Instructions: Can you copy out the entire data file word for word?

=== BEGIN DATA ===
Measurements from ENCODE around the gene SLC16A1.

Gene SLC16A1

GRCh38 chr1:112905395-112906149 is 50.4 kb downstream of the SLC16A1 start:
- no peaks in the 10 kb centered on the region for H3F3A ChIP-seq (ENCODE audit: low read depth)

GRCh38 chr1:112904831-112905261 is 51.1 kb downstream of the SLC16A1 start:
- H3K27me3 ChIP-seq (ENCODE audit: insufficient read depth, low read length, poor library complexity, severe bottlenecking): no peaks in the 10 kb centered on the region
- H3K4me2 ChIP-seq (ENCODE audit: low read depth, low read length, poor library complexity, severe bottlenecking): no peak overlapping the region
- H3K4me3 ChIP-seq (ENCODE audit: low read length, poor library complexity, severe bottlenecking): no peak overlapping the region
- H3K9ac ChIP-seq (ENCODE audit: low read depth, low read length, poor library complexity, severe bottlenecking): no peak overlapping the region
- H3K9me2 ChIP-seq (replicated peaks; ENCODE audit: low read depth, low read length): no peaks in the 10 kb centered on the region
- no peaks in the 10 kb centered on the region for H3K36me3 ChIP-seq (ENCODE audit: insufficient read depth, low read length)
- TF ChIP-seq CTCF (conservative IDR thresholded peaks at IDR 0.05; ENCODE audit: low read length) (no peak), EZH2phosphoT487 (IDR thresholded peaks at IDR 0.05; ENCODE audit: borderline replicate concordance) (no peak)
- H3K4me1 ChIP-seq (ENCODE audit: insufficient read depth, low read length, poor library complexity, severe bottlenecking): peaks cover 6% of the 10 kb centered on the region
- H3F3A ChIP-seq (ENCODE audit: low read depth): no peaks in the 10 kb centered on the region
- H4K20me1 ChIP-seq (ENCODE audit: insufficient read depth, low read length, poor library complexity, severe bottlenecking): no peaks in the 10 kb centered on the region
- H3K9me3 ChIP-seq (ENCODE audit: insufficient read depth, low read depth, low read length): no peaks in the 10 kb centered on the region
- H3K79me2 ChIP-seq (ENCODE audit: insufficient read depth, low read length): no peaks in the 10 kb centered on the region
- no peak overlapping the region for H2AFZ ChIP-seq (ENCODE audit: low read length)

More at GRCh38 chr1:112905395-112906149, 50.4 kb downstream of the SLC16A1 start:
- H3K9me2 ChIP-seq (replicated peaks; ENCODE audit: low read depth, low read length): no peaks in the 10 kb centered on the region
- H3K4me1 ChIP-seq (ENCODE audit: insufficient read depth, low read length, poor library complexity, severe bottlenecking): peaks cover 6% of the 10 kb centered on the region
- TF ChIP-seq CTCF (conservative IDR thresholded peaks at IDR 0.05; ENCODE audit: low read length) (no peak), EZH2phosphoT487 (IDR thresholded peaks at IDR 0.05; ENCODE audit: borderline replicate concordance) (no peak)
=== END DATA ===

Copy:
Measurements from ENCODE around the gene SLC16A1.

Gene SLC16A1

GRCh38 chr1:112905395-112906149 is 50.4 kb downstream of the SLC16A1 start:
- no peaks in the 10 kb centered on the region for H3F3A ChIP-seq (ENCODE audit: low read depth)

GRCh38 chr1:112904831-112905261 is 51.1 kb downstream of the SLC16A1 start:
- H3K27me3 ChIP-seq (ENCODE audit: insufficient read depth, low read length, poor library complexity, severe bottlenecking): no peaks in the 10 kb centered on the region
- H3K4me2 ChIP-seq (ENCODE audit: low read depth, low read length, poor library complexity, severe bottlenecking): no peak overlapping the region
- H3K4me3 ChIP-seq (ENCODE audit: low read length, poor library complexity, severe bottlenecking): no peak overlapping the region
- H3K9ac ChIP-seq (ENCODE audit: low read depth, low read length, poor library complexity, severe bottlenecking): no peak overlapping the region
- H3K9me2 ChIP-seq (replicated peaks; ENCODE audit: low read depth, low read length): no peaks in the 10 kb centered on the region
- no peaks in the 10 kb centered on the region for H3K36me3 ChIP-seq (ENCODE audit: insufficient read depth, low read length)
- TF ChIP-seq CTCF (conservative IDR thresholded peaks at IDR 0.05; ENCODE audit: low read length) (no peak), EZH2phosphoT487 (IDR thresholded peaks at IDR 0.05; ENCODE audit: borderline replicate concordance) (no peak)
- H3K4me1 ChIP-seq (ENCODE audit: insufficient read depth, low read length, poor library complexity, severe bottlenecking): peaks cover 6% of the 10 kb centered on the region
- H3F3A ChIP-seq (ENCODE audit: low read depth): no peaks in the 10 kb centered on the region
- H4K20me1 ChIP-seq (ENCODE audit: insufficient read depth, low read length, poor library complexity, severe bottlenecking): no peaks in the 10 kb centered on the region
- H3K9me3 ChIP-seq (ENCODE audit: insufficient read depth, low read depth, low read length): no peaks in the 10 kb centered on the region
- H3K79me2 ChIP-seq (ENCODE audit: insufficient read depth, low read length): no peaks in the 10 kb centered on the region
- no peak overlapping the region for H2AFZ ChIP-seq (ENCODE audit: low read length)

More at GRCh38 chr1:112905395-112906149, 50.4 kb downstream of the SLC16A1 start:
- H3K9me2 ChIP-seq (replicated peaks; ENCODE audit: low read depth, low read length): no peaks in the 10 kb centered on the region
- H3K4me1 ChIP-seq (ENCODE audit: insufficient read depth, low read length, poor library complexity, severe bottlenecking): peaks cover 6% of the 10 kb centered on the region
- TF ChIP-seq CTCF (conservative IDR thresholded peaks at IDR 0.05; ENCODE audit: low read length) (no peak), EZH2phosphoT487 (IDR thresholded peaks at IDR 0.05; ENCODE audit: borderline replicate concordance) (no peak)